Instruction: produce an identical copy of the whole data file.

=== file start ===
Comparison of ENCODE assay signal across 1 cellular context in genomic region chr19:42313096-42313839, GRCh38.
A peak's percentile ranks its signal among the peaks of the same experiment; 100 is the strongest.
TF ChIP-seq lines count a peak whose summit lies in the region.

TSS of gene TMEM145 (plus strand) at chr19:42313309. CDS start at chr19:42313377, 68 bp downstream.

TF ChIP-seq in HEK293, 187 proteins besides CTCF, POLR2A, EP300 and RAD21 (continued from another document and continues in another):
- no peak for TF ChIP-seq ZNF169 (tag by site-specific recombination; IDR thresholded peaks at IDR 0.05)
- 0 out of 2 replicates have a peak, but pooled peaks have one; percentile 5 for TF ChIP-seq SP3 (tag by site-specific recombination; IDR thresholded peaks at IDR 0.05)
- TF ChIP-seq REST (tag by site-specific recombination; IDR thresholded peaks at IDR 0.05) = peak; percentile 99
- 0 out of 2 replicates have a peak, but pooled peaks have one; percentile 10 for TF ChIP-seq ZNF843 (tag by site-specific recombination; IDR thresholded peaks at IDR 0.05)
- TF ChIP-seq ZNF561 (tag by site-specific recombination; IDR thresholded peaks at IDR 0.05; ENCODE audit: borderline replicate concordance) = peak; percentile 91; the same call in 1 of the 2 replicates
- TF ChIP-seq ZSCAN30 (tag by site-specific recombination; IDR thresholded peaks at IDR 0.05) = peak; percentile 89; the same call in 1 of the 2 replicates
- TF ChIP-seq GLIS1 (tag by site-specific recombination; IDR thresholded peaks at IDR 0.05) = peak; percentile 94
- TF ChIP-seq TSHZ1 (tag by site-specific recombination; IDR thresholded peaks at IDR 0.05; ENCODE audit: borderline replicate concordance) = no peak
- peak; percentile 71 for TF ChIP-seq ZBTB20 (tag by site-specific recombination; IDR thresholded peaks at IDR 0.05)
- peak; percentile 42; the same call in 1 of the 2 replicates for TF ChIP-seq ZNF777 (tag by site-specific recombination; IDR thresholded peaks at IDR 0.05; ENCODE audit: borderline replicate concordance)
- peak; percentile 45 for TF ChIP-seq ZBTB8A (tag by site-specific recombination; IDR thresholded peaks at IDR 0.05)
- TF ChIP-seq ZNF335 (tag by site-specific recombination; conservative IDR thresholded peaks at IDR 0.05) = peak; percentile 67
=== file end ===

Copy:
Comparison of ENCODE assay signal across 1 cellular context in genomic region chr19:42313096-42313839, GRCh38.
A peak's percentile ranks its signal among the peaks of the same experiment; 100 is the strongest.
TF ChIP-seq lines count a peak whose summit lies in the region.

TSS of gene TMEM145 (plus strand) at chr19:42313309. CDS start at chr19:42313377, 68 bp downstream.

TF ChIP-seq in HEK293, 187 proteins besides CTCF, POLR2A, EP300 and RAD21 (continued from another document and continues in another):
- no peak for TF ChIP-seq ZNF169 (tag by site-specific recombination; IDR thresholded peaks at IDR 0.05)
- 0 out of 2 replicates have a peak, but pooled peaks have one; percentile 5 for TF ChIP-seq SP3 (tag by site-specific recombination; IDR thresholded peaks at IDR 0.05)
- TF ChIP-seq REST (tag by site-specific recombination; IDR thresholded peaks at IDR 0.05) = peak; percentile 99
- 0 out of 2 replicates have a peak, but pooled peaks have one; percentile 10 for TF ChIP-seq ZNF843 (tag by site-specific recombination; IDR thresholded peaks at IDR 0.05)
- TF ChIP-seq ZNF561 (tag by site-specific recombination; IDR thresholded peaks at IDR 0.05; ENCODE audit: borderline replicate concordance) = peak; percentile 91; the same call in 1 of the 2 replicates
- TF ChIP-seq ZSCAN30 (tag by site-specific recombination; IDR thresholded peaks at IDR 0.05) = peak; percentile 89; the same call in 1 of the 2 replicates
- TF ChIP-seq GLIS1 (tag by site-specific recombination; IDR thresholded peaks at IDR 0.05) = peak; percentile 94
- TF ChIP-seq TSHZ1 (tag by site-specific recombination; IDR thresholded peaks at IDR 0.05; ENCODE audit: borderline replicate concordance) = no peak
- peak; percentile 71 for TF ChIP-seq ZBTB20 (tag by site-specific recombination; IDR thresholded peaks at IDR 0.05)
- peak; percentile 42; the same call in 1 of the 2 replicates for TF ChIP-seq ZNF777 (tag by site-specific recombination; IDR thresholded peaks at IDR 0.05; ENCODE audit: borderline replicate concordance)
- peak; percentile 45 for TF ChIP-seq ZBTB8A (tag by site-specific recombination; IDR thresholded peaks at IDR 0.05)
- TF ChIP-seq ZNF335 (tag by site-specific recombination; conservative IDR thresholded peaks at IDR 0.05) = peak; percentile 67